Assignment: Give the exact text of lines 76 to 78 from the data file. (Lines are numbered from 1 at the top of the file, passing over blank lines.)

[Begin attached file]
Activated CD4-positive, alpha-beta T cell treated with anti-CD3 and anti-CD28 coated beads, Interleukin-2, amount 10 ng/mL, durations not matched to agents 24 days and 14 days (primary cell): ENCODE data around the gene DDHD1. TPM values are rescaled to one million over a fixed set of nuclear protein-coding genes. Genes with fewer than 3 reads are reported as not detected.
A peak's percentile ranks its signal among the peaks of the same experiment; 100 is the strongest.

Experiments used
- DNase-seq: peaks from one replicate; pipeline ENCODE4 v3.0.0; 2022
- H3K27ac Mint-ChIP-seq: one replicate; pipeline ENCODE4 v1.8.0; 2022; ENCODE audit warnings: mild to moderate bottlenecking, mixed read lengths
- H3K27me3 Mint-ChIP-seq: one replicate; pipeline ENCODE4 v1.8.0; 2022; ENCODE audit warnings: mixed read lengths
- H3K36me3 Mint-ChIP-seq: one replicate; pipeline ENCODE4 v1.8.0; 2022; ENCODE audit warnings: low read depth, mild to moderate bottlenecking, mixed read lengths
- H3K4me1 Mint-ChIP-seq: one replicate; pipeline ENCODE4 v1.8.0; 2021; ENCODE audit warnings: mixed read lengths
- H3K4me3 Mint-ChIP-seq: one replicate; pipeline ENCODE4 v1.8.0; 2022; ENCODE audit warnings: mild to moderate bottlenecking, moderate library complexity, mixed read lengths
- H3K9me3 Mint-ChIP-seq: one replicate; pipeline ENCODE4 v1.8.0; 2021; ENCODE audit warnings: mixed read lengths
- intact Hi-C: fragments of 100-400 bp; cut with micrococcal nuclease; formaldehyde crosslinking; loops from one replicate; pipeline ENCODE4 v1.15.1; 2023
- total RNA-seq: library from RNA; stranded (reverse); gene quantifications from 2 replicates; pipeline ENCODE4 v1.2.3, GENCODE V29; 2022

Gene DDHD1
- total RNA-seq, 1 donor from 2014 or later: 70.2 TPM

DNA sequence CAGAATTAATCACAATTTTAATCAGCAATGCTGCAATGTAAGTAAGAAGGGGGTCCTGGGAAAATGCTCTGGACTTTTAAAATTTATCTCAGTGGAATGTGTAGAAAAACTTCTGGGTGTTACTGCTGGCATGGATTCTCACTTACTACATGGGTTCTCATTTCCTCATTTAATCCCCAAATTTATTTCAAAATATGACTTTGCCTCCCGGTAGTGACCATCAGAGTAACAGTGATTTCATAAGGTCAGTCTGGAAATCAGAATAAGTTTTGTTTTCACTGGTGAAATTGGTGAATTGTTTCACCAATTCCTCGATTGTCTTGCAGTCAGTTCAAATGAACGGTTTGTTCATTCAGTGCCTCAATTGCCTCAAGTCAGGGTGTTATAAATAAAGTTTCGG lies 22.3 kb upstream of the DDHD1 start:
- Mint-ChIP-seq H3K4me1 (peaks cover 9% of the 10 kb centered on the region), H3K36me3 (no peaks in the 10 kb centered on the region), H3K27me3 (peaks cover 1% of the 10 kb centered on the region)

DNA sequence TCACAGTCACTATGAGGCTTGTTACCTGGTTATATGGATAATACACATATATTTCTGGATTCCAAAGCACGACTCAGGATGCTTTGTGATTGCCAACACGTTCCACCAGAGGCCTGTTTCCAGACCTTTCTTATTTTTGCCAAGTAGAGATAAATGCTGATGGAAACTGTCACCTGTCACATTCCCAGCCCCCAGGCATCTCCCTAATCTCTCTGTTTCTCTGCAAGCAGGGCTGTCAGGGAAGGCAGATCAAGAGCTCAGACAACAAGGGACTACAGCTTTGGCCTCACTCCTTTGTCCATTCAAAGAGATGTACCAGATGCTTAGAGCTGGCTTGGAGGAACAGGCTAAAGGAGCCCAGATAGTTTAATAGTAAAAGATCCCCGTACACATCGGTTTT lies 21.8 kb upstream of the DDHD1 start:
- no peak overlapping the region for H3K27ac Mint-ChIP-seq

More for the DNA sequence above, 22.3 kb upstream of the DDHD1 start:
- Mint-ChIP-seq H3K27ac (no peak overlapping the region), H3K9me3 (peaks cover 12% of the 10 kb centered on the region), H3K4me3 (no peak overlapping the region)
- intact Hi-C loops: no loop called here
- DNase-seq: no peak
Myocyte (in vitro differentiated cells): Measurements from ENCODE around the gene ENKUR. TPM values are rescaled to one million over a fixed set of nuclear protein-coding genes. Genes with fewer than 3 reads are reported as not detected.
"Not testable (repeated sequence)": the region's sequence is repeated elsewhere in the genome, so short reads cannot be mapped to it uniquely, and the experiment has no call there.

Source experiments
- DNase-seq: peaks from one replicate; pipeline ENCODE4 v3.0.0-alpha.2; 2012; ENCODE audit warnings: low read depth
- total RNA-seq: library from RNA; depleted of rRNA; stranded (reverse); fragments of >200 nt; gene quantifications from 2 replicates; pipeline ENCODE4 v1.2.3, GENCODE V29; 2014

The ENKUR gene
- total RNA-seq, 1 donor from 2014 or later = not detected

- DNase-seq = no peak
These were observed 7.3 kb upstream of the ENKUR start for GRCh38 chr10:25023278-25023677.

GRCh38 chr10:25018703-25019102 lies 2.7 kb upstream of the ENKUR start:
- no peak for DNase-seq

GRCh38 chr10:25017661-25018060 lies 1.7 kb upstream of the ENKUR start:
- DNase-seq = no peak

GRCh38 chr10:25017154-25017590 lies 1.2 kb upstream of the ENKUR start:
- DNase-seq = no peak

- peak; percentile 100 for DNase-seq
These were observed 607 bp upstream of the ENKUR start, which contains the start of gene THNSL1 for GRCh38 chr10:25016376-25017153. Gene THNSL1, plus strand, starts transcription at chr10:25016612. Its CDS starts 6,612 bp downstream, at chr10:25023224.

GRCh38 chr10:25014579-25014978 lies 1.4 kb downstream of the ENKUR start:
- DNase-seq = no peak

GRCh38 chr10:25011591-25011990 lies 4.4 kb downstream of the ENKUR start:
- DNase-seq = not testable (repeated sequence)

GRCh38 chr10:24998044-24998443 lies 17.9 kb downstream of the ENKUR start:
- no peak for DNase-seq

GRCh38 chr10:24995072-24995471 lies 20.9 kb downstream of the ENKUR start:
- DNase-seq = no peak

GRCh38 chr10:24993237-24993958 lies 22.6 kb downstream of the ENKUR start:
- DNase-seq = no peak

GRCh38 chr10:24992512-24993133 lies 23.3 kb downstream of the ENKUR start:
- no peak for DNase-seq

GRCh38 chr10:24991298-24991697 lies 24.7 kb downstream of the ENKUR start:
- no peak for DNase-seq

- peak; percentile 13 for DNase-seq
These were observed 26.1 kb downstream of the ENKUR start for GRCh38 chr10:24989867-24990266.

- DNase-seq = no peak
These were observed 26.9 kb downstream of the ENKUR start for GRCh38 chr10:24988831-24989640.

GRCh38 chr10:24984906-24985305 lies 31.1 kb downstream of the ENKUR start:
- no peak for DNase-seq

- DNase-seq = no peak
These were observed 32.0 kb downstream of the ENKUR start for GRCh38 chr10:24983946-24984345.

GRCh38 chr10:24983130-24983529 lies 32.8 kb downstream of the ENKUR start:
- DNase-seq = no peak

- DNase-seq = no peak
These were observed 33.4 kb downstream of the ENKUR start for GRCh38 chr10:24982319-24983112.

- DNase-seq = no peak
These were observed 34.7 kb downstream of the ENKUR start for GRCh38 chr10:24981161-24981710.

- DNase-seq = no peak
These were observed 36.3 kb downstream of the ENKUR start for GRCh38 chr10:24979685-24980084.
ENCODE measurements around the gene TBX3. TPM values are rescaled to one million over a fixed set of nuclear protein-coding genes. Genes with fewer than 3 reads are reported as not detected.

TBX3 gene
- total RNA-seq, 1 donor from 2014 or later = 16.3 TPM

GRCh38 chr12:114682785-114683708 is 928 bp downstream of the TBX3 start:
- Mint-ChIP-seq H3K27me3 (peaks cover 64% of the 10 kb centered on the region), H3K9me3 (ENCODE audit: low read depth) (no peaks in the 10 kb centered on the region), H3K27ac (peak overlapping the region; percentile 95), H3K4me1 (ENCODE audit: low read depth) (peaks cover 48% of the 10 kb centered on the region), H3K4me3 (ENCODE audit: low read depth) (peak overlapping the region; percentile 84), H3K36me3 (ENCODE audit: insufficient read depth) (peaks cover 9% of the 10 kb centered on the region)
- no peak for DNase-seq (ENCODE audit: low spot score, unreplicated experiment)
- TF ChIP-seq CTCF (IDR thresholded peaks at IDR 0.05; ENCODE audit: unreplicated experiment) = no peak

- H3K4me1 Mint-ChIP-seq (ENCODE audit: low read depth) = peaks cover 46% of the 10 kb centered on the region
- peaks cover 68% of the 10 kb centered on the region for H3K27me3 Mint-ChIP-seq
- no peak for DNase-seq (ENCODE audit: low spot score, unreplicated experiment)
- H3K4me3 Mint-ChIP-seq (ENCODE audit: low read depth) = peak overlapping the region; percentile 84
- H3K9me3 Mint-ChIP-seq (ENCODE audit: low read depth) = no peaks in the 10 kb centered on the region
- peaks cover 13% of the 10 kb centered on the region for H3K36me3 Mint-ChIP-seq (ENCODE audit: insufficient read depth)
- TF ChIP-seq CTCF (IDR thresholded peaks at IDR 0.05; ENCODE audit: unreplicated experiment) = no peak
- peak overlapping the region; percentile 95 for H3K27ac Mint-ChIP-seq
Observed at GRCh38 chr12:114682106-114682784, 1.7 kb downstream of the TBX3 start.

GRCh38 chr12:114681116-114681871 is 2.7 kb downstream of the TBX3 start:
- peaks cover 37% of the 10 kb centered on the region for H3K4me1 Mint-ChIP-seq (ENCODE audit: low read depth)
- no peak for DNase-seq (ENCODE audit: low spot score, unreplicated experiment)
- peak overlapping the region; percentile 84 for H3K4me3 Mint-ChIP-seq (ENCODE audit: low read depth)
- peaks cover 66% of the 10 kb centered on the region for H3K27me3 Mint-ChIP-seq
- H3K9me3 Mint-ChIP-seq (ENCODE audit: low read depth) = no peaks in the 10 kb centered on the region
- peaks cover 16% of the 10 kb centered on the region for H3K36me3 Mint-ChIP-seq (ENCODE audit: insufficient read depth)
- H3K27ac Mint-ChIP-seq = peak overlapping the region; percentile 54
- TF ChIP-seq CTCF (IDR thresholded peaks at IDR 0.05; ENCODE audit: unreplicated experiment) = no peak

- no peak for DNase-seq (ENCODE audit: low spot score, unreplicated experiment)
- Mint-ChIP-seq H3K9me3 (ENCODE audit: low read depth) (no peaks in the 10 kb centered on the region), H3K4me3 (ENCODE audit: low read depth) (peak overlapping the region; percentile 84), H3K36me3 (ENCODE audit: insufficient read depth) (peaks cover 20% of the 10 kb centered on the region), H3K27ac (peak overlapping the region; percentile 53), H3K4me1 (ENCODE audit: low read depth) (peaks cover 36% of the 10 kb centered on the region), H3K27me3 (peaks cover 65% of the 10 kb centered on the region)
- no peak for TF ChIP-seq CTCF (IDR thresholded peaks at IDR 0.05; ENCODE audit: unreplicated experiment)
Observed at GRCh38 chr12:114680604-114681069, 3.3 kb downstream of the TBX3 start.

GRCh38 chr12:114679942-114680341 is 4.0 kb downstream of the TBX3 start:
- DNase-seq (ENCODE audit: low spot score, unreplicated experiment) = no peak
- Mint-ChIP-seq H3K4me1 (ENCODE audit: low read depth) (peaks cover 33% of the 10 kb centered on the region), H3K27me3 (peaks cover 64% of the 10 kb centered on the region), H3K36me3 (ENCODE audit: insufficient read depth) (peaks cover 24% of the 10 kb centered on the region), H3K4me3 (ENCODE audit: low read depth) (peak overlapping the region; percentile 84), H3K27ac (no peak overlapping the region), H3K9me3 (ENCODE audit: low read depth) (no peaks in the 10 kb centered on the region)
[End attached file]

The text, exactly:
- TF ChIP-seq CTCF (IDR thresholded peaks at IDR 0.05; ENCODE audit: unreplicated experiment) = no peak

- H3K4me1 Mint-ChIP-seq (ENCODE audit: low read depth) = peaks cover 46% of the 10 kb centered on the region
- peaks cover 68% of the 10 kb centered on the region for H3K27me3 Mint-ChIP-seq